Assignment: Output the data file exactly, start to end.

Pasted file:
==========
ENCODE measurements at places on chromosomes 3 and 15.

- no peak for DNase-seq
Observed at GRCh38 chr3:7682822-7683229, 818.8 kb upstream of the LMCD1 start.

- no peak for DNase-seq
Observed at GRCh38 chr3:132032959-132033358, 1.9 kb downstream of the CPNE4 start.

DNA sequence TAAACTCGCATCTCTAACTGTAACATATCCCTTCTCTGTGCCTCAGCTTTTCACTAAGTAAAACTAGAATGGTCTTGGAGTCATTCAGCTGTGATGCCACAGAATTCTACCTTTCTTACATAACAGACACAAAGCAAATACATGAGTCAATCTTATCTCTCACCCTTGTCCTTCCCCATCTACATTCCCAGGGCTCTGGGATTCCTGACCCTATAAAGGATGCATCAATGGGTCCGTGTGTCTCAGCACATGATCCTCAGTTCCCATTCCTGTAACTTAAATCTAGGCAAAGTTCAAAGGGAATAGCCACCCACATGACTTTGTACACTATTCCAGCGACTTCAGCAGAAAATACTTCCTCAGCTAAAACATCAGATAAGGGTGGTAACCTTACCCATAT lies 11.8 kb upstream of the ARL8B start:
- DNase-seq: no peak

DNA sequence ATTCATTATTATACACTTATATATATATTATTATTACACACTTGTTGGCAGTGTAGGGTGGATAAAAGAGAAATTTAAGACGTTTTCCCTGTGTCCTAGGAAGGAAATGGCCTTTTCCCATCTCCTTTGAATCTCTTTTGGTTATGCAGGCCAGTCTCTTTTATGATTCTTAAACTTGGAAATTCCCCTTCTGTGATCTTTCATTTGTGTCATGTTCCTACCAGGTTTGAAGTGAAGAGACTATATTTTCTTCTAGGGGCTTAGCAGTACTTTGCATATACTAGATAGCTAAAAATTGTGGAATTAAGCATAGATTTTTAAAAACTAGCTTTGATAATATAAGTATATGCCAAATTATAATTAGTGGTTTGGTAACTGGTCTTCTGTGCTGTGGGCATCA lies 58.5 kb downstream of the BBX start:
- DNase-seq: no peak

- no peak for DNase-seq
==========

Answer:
ENCODE measurements at places on chromosomes 3 and 15.

- no peak for DNase-seq
Observed at GRCh38 chr3:7682822-7683229, 818.8 kb upstream of the LMCD1 start.

- no peak for DNase-seq
Observed at GRCh38 chr3:132032959-132033358, 1.9 kb downstream of the CPNE4 start.

DNA sequence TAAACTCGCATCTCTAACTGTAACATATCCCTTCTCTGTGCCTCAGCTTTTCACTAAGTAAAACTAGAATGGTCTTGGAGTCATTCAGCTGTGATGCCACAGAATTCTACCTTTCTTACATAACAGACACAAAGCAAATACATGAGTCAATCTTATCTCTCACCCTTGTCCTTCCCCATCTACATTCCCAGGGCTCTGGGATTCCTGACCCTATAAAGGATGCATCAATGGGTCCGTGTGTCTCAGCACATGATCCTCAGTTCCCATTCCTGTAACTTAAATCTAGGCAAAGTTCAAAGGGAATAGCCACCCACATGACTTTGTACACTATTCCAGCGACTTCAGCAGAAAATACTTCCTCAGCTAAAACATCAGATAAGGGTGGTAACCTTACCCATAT lies 11.8 kb upstream of the ARL8B start:
- DNase-seq: no peak

DNA sequence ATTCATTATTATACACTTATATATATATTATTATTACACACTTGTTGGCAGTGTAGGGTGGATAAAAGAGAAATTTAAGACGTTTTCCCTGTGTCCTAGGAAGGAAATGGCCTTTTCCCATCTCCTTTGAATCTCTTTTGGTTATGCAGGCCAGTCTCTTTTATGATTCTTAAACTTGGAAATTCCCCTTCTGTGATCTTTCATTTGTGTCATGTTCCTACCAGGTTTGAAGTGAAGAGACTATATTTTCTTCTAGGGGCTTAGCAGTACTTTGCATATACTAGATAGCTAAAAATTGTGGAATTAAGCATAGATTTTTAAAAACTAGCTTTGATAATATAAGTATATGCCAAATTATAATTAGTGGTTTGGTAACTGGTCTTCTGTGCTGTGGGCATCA lies 58.5 kb downstream of the BBX start:
- DNase-seq: no peak

- no peak for DNase-seq